Exploring Alternative Methods for Addressing Problematic Behaviors from Children
By Tessa Mak, M.A.
Trying to find an effective method for disciplining your child when he/she is misbehaving can be a challenge, especially when you feel like punishment is the only option (i.e. spanking and taking everything away). Although punishment can be effective, it may not work in every situation or for every child. For example, some children can have all of their toys taken away and still continue to demonstrate the same problematic behaviors. In addition, spanking may result in immediate compliance with requests, but excessive disciplinary spanking can also increase aggressive behavior in children. Therefore, it is important to have a wide variety of strategies to address your child’s problematic behaviors.
When addressing your child’s problematic behaviors, it can be helpful to first understand why your child is misbehaving and what he/she is gaining from these problematic behaviors. For some children, their misbehavior is to gain attention from adults or peers (it is important to remember that even negative attention is still attention).
For example, a child may start screaming because he/she wants attention from a preferred adult who is busy doing another activity or a child may burp loudly in public to make siblings or classmates laugh. Other children may misbehave because they are trying to escape or avoid an uncomfortable situation. An example of this would be when told to begin working on homework that the child does not understand how to complete, he/she may start to scream or cry in an attempt to not have to start the difficult task. Still other children misbehave because their actions either feel good to them (i.e. making noises with their mouth because it feels good) or relieve internal discomfort (chewing on shirt collar because it is soothing).
Once you understand why your child is misbehaving you can start to use more effective methods for addressing his/her problematic behaviors. When you start to utilize some of these strategies, it is important to be consistent and follow through with what you have started. One strategy is to address the triggers that cause your child’s problem behaviors. This may involve teaching your child appropriate ways to ask for attention as well as identifying and discussing with your child age-appropriate specific behaviors for them to do at home, school, with peers, and in public. Another strategy is to give the child appropriate choices for their behaviors (i.e. your child can walk holding your hand or sit in the cart when at a grocery store).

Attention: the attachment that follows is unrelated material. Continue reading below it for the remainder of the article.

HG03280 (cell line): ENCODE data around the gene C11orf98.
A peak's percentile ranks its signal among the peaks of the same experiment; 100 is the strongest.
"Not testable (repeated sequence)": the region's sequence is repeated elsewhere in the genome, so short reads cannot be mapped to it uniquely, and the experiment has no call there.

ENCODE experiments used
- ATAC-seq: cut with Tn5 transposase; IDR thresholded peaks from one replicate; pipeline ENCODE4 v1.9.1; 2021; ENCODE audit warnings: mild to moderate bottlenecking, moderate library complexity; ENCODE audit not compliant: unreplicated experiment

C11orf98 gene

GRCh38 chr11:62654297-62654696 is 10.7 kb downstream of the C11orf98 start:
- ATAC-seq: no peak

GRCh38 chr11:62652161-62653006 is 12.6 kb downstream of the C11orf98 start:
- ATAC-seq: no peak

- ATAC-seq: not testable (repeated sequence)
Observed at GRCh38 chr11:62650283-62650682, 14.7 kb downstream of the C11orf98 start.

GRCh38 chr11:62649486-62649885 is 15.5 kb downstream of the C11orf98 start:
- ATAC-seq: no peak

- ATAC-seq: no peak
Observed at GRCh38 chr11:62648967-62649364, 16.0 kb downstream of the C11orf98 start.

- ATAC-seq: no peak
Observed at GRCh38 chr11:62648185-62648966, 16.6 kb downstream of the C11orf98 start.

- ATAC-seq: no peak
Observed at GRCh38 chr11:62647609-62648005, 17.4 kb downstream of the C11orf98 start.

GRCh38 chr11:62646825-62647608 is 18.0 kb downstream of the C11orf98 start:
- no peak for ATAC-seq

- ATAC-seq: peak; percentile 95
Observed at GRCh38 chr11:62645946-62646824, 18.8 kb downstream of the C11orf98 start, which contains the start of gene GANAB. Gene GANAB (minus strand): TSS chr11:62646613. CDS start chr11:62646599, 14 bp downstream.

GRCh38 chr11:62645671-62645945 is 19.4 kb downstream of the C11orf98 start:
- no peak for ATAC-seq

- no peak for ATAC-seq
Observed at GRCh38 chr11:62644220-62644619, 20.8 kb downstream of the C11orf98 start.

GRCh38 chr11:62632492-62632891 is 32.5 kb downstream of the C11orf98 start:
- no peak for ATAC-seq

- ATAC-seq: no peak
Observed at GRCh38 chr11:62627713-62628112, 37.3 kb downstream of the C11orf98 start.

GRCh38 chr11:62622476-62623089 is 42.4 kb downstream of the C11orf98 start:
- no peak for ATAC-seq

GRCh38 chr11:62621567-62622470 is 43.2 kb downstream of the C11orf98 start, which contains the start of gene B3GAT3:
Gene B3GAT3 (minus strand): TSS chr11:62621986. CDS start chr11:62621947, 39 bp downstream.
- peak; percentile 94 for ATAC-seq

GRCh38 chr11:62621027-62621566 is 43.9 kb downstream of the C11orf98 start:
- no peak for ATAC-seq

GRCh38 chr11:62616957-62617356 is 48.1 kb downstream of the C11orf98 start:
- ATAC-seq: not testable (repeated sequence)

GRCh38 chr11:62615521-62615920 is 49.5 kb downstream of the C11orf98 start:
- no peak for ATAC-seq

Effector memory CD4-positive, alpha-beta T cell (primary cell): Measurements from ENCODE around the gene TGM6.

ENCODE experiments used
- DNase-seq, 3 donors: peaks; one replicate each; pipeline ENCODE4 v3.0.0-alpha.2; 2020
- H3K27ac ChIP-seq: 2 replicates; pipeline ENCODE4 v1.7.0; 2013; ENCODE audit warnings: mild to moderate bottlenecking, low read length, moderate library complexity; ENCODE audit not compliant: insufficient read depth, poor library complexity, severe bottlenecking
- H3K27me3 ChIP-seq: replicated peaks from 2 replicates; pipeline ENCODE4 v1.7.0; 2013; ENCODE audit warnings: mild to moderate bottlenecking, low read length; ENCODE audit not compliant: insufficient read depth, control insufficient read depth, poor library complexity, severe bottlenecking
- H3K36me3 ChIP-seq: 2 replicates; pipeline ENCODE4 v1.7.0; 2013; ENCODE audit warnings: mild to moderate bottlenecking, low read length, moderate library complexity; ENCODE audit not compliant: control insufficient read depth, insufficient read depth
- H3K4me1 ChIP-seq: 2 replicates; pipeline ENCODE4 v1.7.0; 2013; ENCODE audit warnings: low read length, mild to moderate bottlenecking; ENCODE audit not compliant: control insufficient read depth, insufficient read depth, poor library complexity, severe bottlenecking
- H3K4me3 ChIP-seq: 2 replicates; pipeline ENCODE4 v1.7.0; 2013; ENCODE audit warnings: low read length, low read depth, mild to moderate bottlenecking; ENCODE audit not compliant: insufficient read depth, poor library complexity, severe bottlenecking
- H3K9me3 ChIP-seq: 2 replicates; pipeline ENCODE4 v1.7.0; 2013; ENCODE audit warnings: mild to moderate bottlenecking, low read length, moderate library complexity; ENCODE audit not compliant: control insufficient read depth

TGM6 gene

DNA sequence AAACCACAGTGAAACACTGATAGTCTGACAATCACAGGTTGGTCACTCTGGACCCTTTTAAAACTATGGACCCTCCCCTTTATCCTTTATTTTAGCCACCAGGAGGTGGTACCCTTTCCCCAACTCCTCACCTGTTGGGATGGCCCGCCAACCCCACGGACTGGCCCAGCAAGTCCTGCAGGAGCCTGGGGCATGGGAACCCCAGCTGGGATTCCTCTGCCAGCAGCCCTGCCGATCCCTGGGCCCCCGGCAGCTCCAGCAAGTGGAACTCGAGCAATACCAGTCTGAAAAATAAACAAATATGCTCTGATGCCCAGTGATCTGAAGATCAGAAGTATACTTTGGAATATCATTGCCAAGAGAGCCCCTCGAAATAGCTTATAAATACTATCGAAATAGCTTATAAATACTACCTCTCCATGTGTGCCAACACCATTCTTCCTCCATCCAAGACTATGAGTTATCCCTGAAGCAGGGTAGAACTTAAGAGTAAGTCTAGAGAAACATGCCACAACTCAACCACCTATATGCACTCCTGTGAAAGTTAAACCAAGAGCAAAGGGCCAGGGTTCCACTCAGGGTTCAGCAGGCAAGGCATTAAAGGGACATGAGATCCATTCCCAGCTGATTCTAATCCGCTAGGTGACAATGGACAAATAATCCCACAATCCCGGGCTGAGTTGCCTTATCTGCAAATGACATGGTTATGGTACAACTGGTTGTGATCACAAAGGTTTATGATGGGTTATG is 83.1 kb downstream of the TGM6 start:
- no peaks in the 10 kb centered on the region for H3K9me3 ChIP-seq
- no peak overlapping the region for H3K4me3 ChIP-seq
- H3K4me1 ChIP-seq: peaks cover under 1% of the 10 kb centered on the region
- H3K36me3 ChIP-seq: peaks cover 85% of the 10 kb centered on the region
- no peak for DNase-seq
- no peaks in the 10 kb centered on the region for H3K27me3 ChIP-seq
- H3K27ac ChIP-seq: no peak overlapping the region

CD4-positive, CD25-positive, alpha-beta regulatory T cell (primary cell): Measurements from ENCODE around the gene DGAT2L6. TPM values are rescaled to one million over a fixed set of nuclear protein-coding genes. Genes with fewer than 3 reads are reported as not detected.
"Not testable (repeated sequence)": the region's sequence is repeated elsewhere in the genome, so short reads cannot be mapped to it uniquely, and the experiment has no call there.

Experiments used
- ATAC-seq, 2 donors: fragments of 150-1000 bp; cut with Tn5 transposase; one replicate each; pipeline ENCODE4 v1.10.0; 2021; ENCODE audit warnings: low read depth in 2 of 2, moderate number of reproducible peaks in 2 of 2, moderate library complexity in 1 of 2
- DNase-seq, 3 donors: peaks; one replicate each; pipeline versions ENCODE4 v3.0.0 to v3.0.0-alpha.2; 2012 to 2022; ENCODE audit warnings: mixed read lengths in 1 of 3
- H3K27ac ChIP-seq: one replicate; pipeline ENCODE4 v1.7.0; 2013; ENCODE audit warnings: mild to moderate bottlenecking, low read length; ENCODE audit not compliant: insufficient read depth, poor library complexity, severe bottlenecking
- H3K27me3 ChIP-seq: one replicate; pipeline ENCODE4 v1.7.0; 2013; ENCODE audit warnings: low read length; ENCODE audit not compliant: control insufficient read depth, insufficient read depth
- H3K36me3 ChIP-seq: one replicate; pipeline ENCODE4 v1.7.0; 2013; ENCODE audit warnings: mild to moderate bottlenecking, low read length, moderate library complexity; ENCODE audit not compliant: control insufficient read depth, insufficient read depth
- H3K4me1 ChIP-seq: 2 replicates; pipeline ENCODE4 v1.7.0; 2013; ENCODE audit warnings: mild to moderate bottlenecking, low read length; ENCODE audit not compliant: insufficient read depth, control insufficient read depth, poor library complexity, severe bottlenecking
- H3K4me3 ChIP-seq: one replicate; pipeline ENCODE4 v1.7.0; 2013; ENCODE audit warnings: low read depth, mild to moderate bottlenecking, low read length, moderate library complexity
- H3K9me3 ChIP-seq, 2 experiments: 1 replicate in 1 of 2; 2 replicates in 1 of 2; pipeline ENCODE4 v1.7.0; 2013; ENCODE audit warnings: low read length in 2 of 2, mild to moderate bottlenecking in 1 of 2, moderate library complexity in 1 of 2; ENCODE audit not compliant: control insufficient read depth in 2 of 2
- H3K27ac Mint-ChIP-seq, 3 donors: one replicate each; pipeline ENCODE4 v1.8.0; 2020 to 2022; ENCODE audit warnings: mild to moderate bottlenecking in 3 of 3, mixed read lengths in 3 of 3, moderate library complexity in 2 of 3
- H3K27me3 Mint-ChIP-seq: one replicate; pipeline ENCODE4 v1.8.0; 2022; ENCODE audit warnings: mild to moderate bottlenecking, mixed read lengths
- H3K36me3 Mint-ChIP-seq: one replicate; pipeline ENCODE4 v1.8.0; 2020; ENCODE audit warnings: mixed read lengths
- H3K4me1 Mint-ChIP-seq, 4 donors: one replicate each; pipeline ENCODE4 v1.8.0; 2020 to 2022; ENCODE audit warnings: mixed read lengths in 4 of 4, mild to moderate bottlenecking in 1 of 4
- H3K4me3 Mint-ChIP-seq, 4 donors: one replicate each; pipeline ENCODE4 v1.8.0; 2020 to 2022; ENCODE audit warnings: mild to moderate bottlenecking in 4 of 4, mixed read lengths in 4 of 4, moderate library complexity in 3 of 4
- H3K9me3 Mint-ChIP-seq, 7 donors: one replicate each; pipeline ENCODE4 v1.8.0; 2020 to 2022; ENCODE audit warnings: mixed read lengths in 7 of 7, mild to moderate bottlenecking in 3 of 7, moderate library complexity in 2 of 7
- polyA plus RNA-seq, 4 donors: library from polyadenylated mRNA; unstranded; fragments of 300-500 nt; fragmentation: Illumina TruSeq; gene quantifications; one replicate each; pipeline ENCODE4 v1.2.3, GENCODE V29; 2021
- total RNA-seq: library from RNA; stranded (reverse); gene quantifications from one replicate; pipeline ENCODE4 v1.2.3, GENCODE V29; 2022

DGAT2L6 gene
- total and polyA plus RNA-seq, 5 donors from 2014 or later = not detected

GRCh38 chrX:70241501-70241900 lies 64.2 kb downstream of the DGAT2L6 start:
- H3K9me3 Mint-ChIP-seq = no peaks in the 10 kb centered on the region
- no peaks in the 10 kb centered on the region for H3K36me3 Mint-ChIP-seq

Another strategy is to utilize effective consequences for both your child’s positive and negative behaviors. When your child behaves in a positive way, give specific praise about what you liked so your child knows he/she behaved appropriately and he/she will be more likely to do the behavior again to receive praise from you. When your child behaves inappropriately, use logical consequences, which may involve taking away privileges or requiring the child to do extra chores. When giving a logical consequence for a negative behavior make sure the punishment fits the crime because children who feel like the punishment will never end are less likely to feel motivated to make changes to their behaviors.
Even when using some of these alternative strategies, addressing your child’s problematic behaviors may still be a challenge. Therefore, it is important to use your own social support (i.e. talking with friends and family) to help decrease your emotional distress as well as help you stay consistent with your approach. It may also be beneficial to gain some professional assistant from a mental health provider to develop, establish, and maintain effective discipline strategies specific for your child.